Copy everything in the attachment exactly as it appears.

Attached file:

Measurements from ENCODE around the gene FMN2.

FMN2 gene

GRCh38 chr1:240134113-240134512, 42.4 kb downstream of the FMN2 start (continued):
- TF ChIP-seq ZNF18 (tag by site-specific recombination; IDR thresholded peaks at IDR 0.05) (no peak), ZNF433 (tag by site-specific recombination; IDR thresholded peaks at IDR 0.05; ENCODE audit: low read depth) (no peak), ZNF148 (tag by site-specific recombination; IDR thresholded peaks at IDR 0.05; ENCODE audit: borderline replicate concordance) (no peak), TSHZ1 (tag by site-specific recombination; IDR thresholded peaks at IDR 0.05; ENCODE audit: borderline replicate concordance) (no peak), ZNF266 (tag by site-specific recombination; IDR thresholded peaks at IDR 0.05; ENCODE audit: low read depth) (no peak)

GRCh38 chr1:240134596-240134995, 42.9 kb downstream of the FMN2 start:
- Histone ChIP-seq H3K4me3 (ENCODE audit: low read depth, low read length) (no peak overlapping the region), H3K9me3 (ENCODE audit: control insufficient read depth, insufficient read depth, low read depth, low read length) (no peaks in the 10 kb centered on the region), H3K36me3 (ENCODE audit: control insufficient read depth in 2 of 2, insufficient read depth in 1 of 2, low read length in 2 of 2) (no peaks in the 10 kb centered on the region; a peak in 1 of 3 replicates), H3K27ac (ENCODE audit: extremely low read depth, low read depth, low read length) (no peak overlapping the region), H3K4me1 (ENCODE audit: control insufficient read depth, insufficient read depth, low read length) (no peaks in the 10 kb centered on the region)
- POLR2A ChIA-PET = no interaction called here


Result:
Measurements from ENCODE around the gene FMN2.

FMN2 gene

GRCh38 chr1:240134113-240134512, 42.4 kb downstream of the FMN2 start (continued):
- TF ChIP-seq ZNF18 (tag by site-specific recombination; IDR thresholded peaks at IDR 0.05) (no peak), ZNF433 (tag by site-specific recombination; IDR thresholded peaks at IDR 0.05; ENCODE audit: low read depth) (no peak), ZNF148 (tag by site-specific recombination; IDR thresholded peaks at IDR 0.05; ENCODE audit: borderline replicate concordance) (no peak), TSHZ1 (tag by site-specific recombination; IDR thresholded peaks at IDR 0.05; ENCODE audit: borderline replicate concordance) (no peak), ZNF266 (tag by site-specific recombination; IDR thresholded peaks at IDR 0.05; ENCODE audit: low read depth) (no peak)

GRCh38 chr1:240134596-240134995, 42.9 kb downstream of the FMN2 start:
- Histone ChIP-seq H3K4me3 (ENCODE audit: low read depth, low read length) (no peak overlapping the region), H3K9me3 (ENCODE audit: control insufficient read depth, insufficient read depth, low read depth, low read length) (no peaks in the 10 kb centered on the region), H3K36me3 (ENCODE audit: control insufficient read depth in 2 of 2, insufficient read depth in 1 of 2, low read length in 2 of 2) (no peaks in the 10 kb centered on the region; a peak in 1 of 3 replicates), H3K27ac (ENCODE audit: extremely low read depth, low read depth, low read length) (no peak overlapping the region), H3K4me1 (ENCODE audit: control insufficient read depth, insufficient read depth, low read length) (no peaks in the 10 kb centered on the region)
- POLR2A ChIA-PET = no interaction called here